In short, McDonnell said they're coincidence, not conspiracy.
"Please see me about Anatabloc issues at VCU and UVA," he wrote. "Thx."
Anatabloc, of course, was the chief product for Star Scientific at the time. Williams, Star's CEO, wanted the state's two main medical universities to study the dietary supplement's primary ingredient, and hopefully confirm health benefits.
Williams was having trouble getting university officials to return his calls, he had told the governor's wife, despite the
"Please call Jonnie today," the governor's wife had emailed Eige seven days earlier, on
McDonnell said Friday that he never OK'd that email. It was an example, he said, of his wife's occasional habit of dropping his name without permission.
Decisions on clinical trials at VCU and U.Va. were between university officials and Star Scientific, McDonnell said today. It seemed like a good idea, though, the former governor said.
Anatabloc's crucial element, anatabine, had been isolated from tobacco plants. If it had the health properties Williams claimed, that could be good for the state's struggling tobacco region.
Irrespective of the
But if Williams -- a
"He deserved the courtesy of at least a call back," he said.
That's what he was going to tell Eige, McDonnell said, though he didn't remember today whether that conversation actually happened. Late night emails were common for the governor, several former officials have testified, and this was one of several McDonnell sent before or after midnight
He also wanted to talk with Eige about a deal he was working on with Internet giant Amazon, and an ongoing budget crisis, emails show. This was the middle of the 2012 legislative session, and the state budget was stalled in partisan gridlock.
The governor was going out of town soon and wanted to get several things handled first, he said. That included his conversations with Eige and, separately, the loan he needed to tie down from Williams to help cover shortfalls on rental properties he owned with his youngest sister.
Eige responded to the governor's email promptly.
"Will do," he said about seeing McDonnell the next day. "We need to be careful with this issue."
McDonnell testified today that he didn't know what Eige meant by that. Eige and other close advisers testified earlier in this case that they were nervous about Williams' access to the mansion, and the way Star Scientific worked to show the governor's support for its product.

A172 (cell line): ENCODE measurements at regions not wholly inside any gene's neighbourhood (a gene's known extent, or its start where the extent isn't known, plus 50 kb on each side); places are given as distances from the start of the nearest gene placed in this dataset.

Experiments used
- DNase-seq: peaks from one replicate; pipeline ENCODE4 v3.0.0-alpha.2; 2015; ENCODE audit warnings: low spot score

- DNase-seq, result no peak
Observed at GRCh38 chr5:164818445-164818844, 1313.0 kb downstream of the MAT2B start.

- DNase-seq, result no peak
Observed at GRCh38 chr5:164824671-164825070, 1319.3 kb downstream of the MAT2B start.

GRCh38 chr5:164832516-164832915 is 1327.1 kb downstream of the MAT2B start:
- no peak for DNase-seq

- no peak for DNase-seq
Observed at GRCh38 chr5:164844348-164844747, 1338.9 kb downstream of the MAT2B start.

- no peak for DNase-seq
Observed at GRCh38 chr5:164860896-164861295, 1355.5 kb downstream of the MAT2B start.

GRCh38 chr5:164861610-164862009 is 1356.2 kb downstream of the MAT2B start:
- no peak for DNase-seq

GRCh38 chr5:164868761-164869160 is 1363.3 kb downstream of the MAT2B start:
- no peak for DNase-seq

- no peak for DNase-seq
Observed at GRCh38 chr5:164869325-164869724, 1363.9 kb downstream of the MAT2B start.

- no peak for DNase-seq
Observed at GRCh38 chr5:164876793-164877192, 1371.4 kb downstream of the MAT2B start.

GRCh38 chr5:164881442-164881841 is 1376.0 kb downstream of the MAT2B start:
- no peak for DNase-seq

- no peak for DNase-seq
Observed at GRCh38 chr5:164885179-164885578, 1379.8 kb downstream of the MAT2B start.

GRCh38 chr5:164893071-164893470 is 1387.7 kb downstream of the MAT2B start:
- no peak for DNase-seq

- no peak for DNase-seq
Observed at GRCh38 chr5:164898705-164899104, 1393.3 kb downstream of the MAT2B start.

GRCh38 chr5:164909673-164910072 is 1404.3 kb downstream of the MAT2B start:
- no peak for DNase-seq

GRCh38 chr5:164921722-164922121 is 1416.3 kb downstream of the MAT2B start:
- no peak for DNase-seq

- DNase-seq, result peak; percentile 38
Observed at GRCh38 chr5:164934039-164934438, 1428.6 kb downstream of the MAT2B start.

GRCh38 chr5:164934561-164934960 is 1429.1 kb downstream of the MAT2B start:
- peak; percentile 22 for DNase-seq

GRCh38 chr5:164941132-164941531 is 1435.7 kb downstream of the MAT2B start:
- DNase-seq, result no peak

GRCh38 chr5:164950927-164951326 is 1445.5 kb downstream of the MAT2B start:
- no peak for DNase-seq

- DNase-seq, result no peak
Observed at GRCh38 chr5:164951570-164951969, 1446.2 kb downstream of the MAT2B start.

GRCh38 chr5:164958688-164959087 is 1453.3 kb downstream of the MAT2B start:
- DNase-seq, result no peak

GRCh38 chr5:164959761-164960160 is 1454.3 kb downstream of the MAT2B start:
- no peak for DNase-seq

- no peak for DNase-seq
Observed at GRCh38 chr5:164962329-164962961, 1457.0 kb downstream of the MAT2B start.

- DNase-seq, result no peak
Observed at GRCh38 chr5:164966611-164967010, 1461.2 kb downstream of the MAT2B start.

But they also said McDonnell never asked them to do anything inappropriate. The McDonnell defense alleges that wife
The February emails weren't the first uncomfortable coincidence for the governor's case, though. In the late summer of 2011 he asked a state health official to attend a meeting between Williams and the first lady.
The request came on a Sunday night, just after McDonnell had driven Williams'
He didn't know the status of Williams' hoped-for clinical trials at that point, he said, and he didn't follow up on the meeting. McDonnell simply wanted "someone with appropriate expertise" to sit in on the meeting, instead of Williams meeting solely with his wife and her chief of staff, he said.
Little came of the meeting.
One employee testified in this trial that McDonnell asked her during this meeting to meet with Star Scientific about the pills. Another didn't remember it that way. McDonnell said today he wasn't sure.
"I doubt it," he said. "I might have said, 'You might want to reach out to them.'"
One of those employees,
Nothing ever came of it, Wilson testified a couple of weeks ago. The governor never followed up or pressured her, she said.
This is a breaking news item, filed during the trial's lunch break. Come back for updates, and keep reading below for coverage of this morning's proceedings.
He said he didn't know the full extent of his wife's investment in Williams' company, how much contact they had or how thoroughly she was supporting that company, Star Scientific, as the first lady of
As his attorney continued to walk him through much of the "quid" in the alleged quid pro quo relationship with Williams, McDonnell explained each one away.
During loan talks, they didn't discuss Williams' desire to move things along at the University of
They never talked about keeping the loans a secret, either, McDonnell said, despite what Williams testified earlier in this trial.
The trip to
"No," McDonnell replied.
The governor said he and his wife paid Williams' brother,
As for the
Time and again this morning, McDonnell said Williams didn't ask him for any official actions as the two discussed loans, or spent time together on expensive trips and dinners. They have not yet discussed, in detail, what the governor's role may have been in a pair of mansion events Williams to which Williams was allowed to invite guests, and which he used to promote Anatabloc.
They have covered the meetings McDonnell set with state officials, which prosecutors allege to be part of the "quo" in a bribery conspiracy. McDonnell has said they were routine meetings, the sort he would arrange for any
Former administration officials have backed that up.
This is a breaking news item, filed during the trial's morning break. Come back for updates.
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